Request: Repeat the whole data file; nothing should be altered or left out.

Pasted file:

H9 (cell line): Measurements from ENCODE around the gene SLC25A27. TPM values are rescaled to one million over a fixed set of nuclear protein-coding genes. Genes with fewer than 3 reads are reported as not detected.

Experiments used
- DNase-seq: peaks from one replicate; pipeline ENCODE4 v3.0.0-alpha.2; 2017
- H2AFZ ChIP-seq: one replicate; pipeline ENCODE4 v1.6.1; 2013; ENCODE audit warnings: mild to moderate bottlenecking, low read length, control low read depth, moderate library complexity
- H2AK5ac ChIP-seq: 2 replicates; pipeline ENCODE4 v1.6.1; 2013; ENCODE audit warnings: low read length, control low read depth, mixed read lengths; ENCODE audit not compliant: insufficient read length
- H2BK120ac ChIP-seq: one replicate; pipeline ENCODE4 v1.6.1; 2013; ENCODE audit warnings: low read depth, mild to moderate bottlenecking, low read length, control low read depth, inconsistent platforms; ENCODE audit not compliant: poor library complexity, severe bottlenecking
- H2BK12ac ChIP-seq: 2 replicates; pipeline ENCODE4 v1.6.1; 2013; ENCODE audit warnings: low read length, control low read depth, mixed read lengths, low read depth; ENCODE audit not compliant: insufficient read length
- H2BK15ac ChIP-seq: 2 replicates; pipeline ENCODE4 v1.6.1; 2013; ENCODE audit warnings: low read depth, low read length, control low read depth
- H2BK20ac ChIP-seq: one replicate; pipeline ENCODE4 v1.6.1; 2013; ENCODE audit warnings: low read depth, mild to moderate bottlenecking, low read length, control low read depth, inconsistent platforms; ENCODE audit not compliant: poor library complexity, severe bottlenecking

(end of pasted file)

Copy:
H9 (cell line): Measurements from ENCODE around the gene SLC25A27. TPM values are rescaled to one million over a fixed set of nuclear protein-coding genes. Genes with fewer than 3 reads are reported as not detected.

Experiments used
- DNase-seq: peaks from one replicate; pipeline ENCODE4 v3.0.0-alpha.2; 2017
- H2AFZ ChIP-seq: one replicate; pipeline ENCODE4 v1.6.1; 2013; ENCODE audit warnings: mild to moderate bottlenecking, low read length, control low read depth, moderate library complexity
- H2AK5ac ChIP-seq: 2 replicates; pipeline ENCODE4 v1.6.1; 2013; ENCODE audit warnings: low read length, control low read depth, mixed read lengths; ENCODE audit not compliant: insufficient read length
- H2BK120ac ChIP-seq: one replicate; pipeline ENCODE4 v1.6.1; 2013; ENCODE audit warnings: low read depth, mild to moderate bottlenecking, low read length, control low read depth, inconsistent platforms; ENCODE audit not compliant: poor library complexity, severe bottlenecking
- H2BK12ac ChIP-seq: 2 replicates; pipeline ENCODE4 v1.6.1; 2013; ENCODE audit warnings: low read length, control low read depth, mixed read lengths, low read depth; ENCODE audit not compliant: insufficient read length
- H2BK15ac ChIP-seq: 2 replicates; pipeline ENCODE4 v1.6.1; 2013; ENCODE audit warnings: low read depth, low read length, control low read depth
- H2BK20ac ChIP-seq: one replicate; pipeline ENCODE4 v1.6.1; 2013; ENCODE audit warnings: low read depth, mild to moderate bottlenecking, low read length, control low read depth, inconsistent platforms; ENCODE audit not compliant: poor library complexity, severe bottlenecking